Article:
Clojure.Spec Workshop

Part 2 - Data generation

Part 2 - Data generation

```
(str (js/Date.))
```

- A mathematician
- A pragmatic theorist
- A coder
- A freak of interactivity
- Founded Audyx - an Audiology Startup with 30K LOCs in Clojurescript
- Author of KLIPSE
- A Clojure consultant

- Data generation based on specs
- Specing functions
- Testing functions

Open this presentation in your computer for a collaborative live coding session: http://slides.klipse.tech/clojure-spec-cr17/part1.html#slide-3

(It works also on mobile)

* The interactive code snippets are powered by KLIPSE.* ðŸ¤—

```
(map inc [1 2 3])
```

For the upcoming parts, we need to require two additional namespaces

```
(ns my.playground
(:require [clojure.spec :as s]
[clojure.spec.test :as stest]
[clojure.spec.impl.gen :as gen]))
```

We can generate data samples out of our specs:

```
(s/def ::big-integer (s/and integer?
#(> % 1000000)))
(s/def ::short-string (s/and string?
#(< (count %) 5)))
(s/def ::big-integer-or-short-string (s/or :int ::big-integer
:str ::short-string))
```

Either with `gen/sample`

:

```
(gen/sample (s/gen ::big-integer) 5)
```

Or with `s/exercise`

:

```
(s/exercise ::big-integer-or-short-string 5)
```

Why do we need to specify optional keys in a map?

```
(gen/sample (s/gen (s/keys :req [::big-integer])) 5)
```

```
(gen/sample (s/gen (s/keys :req [::big-integer] :opt [::short-string])) 5)
```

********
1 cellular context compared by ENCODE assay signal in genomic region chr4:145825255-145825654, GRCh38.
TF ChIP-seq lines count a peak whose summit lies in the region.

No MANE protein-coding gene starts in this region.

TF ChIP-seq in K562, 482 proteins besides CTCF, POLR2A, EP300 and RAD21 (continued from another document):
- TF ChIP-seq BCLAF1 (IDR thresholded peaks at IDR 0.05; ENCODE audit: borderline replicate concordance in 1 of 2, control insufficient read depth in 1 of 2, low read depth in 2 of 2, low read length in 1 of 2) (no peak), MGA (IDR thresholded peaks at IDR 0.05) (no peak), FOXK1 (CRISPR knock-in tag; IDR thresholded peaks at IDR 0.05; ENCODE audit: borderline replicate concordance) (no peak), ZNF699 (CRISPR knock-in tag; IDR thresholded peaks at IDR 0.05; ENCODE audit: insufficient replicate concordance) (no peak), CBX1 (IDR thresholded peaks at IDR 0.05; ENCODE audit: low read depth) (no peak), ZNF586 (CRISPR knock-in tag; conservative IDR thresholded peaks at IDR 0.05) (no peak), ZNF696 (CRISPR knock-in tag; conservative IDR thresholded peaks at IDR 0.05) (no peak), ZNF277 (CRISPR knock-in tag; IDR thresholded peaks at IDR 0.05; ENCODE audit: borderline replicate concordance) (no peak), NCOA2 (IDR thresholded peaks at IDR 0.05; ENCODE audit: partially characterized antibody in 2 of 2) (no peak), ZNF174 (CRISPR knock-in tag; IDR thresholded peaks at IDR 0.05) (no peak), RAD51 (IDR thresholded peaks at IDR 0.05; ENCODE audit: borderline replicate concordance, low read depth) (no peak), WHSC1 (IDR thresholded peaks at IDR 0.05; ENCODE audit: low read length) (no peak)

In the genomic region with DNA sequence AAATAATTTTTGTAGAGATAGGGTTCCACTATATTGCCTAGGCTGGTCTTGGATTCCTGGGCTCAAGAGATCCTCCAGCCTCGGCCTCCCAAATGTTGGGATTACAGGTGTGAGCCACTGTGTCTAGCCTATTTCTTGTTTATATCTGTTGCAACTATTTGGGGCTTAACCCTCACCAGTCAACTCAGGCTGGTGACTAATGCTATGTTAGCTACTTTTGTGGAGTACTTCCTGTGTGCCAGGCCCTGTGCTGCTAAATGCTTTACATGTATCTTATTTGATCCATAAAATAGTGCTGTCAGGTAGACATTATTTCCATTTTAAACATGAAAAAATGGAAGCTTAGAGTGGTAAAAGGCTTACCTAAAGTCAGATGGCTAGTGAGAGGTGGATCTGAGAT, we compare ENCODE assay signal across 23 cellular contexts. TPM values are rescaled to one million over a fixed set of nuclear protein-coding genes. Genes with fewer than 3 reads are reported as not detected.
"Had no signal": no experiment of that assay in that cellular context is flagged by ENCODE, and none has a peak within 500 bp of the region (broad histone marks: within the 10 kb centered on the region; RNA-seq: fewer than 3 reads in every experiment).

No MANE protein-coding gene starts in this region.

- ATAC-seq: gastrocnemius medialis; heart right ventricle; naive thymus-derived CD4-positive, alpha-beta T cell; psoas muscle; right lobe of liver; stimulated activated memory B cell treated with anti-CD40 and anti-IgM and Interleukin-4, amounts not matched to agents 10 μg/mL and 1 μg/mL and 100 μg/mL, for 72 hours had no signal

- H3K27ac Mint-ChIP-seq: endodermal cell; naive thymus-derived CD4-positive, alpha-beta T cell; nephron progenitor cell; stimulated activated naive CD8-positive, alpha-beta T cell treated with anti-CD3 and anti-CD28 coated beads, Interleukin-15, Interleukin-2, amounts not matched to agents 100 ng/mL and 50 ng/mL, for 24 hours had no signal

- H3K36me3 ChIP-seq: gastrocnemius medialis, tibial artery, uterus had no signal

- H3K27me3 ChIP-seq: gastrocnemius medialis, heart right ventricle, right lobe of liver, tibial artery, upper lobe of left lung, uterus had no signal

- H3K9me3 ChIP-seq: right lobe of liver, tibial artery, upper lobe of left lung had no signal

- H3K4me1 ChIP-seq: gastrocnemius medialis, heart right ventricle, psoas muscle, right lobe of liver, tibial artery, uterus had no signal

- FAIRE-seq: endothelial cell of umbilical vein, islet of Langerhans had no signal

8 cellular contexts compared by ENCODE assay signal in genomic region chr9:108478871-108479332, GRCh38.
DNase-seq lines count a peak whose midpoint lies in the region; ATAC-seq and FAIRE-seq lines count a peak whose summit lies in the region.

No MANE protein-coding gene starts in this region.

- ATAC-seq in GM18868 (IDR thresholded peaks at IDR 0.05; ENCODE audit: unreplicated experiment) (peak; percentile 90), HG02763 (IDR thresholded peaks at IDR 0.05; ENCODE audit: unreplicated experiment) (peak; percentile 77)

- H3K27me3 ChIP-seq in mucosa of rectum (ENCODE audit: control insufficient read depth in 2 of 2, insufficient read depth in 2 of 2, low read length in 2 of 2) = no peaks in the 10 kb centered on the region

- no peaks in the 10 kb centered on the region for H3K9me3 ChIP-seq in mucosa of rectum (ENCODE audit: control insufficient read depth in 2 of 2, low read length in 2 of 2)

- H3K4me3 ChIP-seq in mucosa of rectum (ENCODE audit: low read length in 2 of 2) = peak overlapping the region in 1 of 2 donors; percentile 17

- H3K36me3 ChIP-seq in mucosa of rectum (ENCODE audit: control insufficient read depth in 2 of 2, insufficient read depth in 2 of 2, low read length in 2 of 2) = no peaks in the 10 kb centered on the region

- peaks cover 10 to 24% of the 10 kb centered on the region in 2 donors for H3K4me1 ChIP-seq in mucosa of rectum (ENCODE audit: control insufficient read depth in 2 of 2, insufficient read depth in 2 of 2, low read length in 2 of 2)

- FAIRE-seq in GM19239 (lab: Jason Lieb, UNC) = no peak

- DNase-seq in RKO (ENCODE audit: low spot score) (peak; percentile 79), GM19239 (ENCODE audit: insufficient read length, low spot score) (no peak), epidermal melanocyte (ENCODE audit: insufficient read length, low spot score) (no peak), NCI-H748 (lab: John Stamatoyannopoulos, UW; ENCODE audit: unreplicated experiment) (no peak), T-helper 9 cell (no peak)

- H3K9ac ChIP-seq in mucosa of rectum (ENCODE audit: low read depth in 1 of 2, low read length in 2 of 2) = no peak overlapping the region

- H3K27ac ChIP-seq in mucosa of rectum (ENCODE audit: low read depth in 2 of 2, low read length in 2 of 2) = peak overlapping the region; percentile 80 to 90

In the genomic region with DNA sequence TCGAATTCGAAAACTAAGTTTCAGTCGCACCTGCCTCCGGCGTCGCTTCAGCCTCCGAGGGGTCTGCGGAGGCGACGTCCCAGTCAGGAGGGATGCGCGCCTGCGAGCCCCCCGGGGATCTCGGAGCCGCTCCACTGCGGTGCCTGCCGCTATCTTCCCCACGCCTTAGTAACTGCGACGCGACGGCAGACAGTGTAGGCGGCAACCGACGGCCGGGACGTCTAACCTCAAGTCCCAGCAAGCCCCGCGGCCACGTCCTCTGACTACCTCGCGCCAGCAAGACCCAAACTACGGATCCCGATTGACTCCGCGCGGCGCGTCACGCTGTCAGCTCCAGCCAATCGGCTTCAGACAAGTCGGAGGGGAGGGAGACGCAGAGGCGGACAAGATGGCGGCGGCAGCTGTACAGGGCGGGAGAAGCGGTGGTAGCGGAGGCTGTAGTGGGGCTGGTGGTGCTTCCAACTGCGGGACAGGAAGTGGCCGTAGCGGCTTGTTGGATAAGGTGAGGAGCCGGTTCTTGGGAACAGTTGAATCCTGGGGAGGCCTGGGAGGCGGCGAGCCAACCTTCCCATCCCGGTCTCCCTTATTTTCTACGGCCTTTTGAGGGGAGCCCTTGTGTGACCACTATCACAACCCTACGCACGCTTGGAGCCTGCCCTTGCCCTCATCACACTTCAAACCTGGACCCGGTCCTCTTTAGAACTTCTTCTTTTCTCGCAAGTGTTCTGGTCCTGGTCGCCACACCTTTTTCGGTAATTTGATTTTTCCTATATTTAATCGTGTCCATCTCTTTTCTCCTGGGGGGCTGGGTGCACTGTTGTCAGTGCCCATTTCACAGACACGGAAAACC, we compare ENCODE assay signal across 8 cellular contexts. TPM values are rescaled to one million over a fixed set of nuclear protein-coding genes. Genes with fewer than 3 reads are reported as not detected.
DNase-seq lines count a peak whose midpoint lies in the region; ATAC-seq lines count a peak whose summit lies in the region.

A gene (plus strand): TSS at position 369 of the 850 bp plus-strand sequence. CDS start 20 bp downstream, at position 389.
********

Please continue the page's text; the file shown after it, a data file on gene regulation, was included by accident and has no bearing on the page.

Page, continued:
You can describe the shape of the args and return value of your functions

Let's imagine we have an addition function where the result is bounded:

```
(defn bounded-addition [a b {:keys [upper lower]}]
(-> (+ a b)
(max lower)
(min upper)))
```

Here are the initial specifications of our function:

```
(s/def ::upper number?)
(s/def ::lower number?)
(s/fdef bounded-addition
:args (s/cat :a number? :b number? :boundaries (s/keys :req-un [::upper ::lower])))
```

What happens when one passes the wrong arguments?

```
(stest/instrument `bounded-addition)
(bounded-addition 1)
```

You can `instrument`

and `unstrument`

:

```
(stest/unstrument `bounded-addition)
(bounded-addition 1)
```

What is the default - `instrument`

or `unstrument`

?

Let's check how our function behaves with valid random arguments

```
(s/exercise-fn bounded-addition)
```

We can also specify:

- The returned value -
*a number* - The relationships between different parts of the input -
*upper bound not smaller than lowe bound* - The relationships between the input and the returned value -
*returned value between lower and upper bounds*

Let's imagine we have a multiplication function where the result is bounded:

```
(defn bounded-multiplication [a b {:keys [upper lower]}]
(-> (* a b)
#_(max lower)
#_(min upper)))
```

Here are the full specifications of our function:

```
(s/def ::upper number?)
(s/def ::lower number?)
(s/fdef bounded-multiplication
:args (s/and (s/cat :a number? :b number? :boundaries (s/keys :req-un [::upper ::lower]))
#(>= (-> % :boundaries :upper) (-> % :boundaries :lower)))
:ret number?
:fn #(<= (-> % :args :boundaries :lower) (:ret %) (-> % :args :boundaries :upper)))
```

Let's test our function (Test generation for free!):

```
(-> (stest/check `bounded-multiplication)
first
stest/abbrev-result
:failure)
```

What do you think about this amazing stuff?

- Clojure 1.9 introduces clojure.spec: tutorial with live coding examples
- spec Guide
- Creating a spec for destructuring
- Clojure.spec official API documentation
- Custom defn macro with clojure.spec - part 1: conform/unform
- Custom defn macro - part 2: playing with parse trees
- better-cond by Mark Engleberg
- KLIPSE - the interactive embeddable web repl

powered by KLIPSE /